The latest long form goodness from SB Nation comes from Joe Spring:
To ride the wave well, a surfer must read the direction of the incoming swell, make a judgment on which way the lip might curl, and commit to a line down the face. That often means dropping under a curling peak that regularly breaks backs. The slightest hesitation or misjudgment can result in severe injury or death.
It is not uncommon. Pipeline is often called the deadliest surf spot on the planet. According to "The Encyclopedia of Surfing," on average a surfer dies here every other year. On a single December day in 1998, 30 surfers were injured.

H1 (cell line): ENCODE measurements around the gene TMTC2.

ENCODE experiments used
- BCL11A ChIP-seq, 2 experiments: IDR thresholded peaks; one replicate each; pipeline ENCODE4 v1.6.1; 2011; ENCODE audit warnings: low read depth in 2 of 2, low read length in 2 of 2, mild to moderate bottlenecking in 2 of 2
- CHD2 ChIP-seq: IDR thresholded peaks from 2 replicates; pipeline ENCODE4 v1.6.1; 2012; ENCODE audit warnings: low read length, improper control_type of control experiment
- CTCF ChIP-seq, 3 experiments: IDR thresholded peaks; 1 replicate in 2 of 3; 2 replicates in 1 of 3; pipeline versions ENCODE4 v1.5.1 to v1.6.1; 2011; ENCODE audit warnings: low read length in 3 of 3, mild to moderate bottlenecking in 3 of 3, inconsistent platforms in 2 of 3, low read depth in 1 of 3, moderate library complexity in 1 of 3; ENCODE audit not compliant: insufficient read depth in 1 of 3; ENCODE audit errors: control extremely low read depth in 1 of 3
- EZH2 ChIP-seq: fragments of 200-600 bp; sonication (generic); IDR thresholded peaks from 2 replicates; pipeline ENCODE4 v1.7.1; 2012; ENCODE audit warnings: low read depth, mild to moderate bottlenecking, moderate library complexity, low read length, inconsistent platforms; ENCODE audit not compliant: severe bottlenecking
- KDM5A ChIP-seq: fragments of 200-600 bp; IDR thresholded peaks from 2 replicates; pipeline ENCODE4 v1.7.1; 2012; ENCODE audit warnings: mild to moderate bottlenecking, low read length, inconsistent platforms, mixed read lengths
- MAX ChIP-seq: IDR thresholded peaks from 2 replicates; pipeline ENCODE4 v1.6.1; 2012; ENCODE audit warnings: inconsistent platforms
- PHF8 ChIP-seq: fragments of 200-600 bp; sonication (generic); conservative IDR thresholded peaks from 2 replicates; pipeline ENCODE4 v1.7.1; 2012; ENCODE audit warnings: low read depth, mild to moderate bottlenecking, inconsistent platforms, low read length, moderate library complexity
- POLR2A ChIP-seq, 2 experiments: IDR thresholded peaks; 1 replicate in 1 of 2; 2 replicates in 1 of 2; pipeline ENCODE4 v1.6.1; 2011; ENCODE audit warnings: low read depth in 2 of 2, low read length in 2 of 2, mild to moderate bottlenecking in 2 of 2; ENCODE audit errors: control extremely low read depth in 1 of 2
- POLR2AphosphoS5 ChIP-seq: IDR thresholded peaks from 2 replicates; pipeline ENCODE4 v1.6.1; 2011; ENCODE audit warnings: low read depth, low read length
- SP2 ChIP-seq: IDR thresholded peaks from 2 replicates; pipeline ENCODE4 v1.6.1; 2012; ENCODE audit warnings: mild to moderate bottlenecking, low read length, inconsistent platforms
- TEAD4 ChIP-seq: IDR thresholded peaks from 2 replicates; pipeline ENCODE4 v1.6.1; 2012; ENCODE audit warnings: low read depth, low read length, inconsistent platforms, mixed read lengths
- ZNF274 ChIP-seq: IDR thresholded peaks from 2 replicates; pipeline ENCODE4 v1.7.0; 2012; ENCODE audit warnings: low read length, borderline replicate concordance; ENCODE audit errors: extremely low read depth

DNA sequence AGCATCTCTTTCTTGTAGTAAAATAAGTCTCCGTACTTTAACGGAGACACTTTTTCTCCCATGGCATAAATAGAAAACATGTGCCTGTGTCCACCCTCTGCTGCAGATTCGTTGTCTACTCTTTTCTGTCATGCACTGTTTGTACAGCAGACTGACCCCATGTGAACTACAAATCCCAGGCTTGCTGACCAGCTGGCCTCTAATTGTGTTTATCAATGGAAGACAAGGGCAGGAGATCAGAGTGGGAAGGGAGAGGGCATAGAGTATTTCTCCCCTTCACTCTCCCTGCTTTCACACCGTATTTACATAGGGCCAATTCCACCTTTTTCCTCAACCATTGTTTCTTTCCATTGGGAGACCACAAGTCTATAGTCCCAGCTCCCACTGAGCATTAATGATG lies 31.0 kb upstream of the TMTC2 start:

The reason is thick, powerful waves exploding with lightning quickness over a reef just 3 to 6 feet below the ocean's surface. It's spiked with anvils and pockmarked with holes. The wave often slams surfers down into the reef, sometimes snapping bone, sometimes scalping skulls, sometimes driving them into caves. If a surfer fights toward the surface for air without looking up, he or she might strike an overhanging ledge, pass out and drown. "God must be a surfer," said retired North Shore lifeguard Mark Cunningham, who manned the nearby Ehukai Beach lifeguard tower for 19 years. "On the really big days, on days like yesterday, I'm surprised the ambulance isn't pulling up here five times a day."